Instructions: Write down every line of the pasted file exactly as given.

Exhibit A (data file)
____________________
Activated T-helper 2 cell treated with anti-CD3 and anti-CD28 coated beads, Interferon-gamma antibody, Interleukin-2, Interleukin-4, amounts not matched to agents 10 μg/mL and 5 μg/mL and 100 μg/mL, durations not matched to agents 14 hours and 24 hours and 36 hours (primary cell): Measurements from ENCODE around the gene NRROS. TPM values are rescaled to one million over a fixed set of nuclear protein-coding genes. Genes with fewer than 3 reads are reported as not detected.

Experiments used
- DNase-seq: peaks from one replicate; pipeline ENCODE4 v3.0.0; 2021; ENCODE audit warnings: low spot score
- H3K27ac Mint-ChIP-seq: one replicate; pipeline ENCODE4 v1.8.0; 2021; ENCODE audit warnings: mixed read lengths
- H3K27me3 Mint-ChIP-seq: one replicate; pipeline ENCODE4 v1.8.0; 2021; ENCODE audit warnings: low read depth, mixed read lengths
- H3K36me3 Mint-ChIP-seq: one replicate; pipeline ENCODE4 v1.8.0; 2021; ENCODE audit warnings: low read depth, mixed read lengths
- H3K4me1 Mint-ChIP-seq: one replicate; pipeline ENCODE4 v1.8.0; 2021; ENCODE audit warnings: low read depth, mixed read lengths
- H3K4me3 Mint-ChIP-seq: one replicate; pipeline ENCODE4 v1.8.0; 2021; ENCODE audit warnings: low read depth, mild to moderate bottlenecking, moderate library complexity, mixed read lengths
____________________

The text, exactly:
Activated T-helper 2 cell treated with anti-CD3 and anti-CD28 coated beads, Interferon-gamma antibody, Interleukin-2, Interleukin-4, amounts not matched to agents 10 μg/mL and 5 μg/mL and 100 μg/mL, durations not matched to agents 14 hours and 24 hours and 36 hours (primary cell): Measurements from ENCODE around the gene NRROS. TPM values are rescaled to one million over a fixed set of nuclear protein-coding genes. Genes with fewer than 3 reads are reported as not detected.

Experiments used
- DNase-seq: peaks from one replicate; pipeline ENCODE4 v3.0.0; 2021; ENCODE audit warnings: low spot score
- H3K27ac Mint-ChIP-seq: one replicate; pipeline ENCODE4 v1.8.0; 2021; ENCODE audit warnings: mixed read lengths
- H3K27me3 Mint-ChIP-seq: one replicate; pipeline ENCODE4 v1.8.0; 2021; ENCODE audit warnings: low read depth, mixed read lengths
- H3K36me3 Mint-ChIP-seq: one replicate; pipeline ENCODE4 v1.8.0; 2021; ENCODE audit warnings: low read depth, mixed read lengths
- H3K4me1 Mint-ChIP-seq: one replicate; pipeline ENCODE4 v1.8.0; 2021; ENCODE audit warnings: low read depth, mixed read lengths
- H3K4me3 Mint-ChIP-seq: one replicate; pipeline ENCODE4 v1.8.0; 2021; ENCODE audit warnings: low read depth, mild to moderate bottlenecking, moderate library complexity, mixed read lengths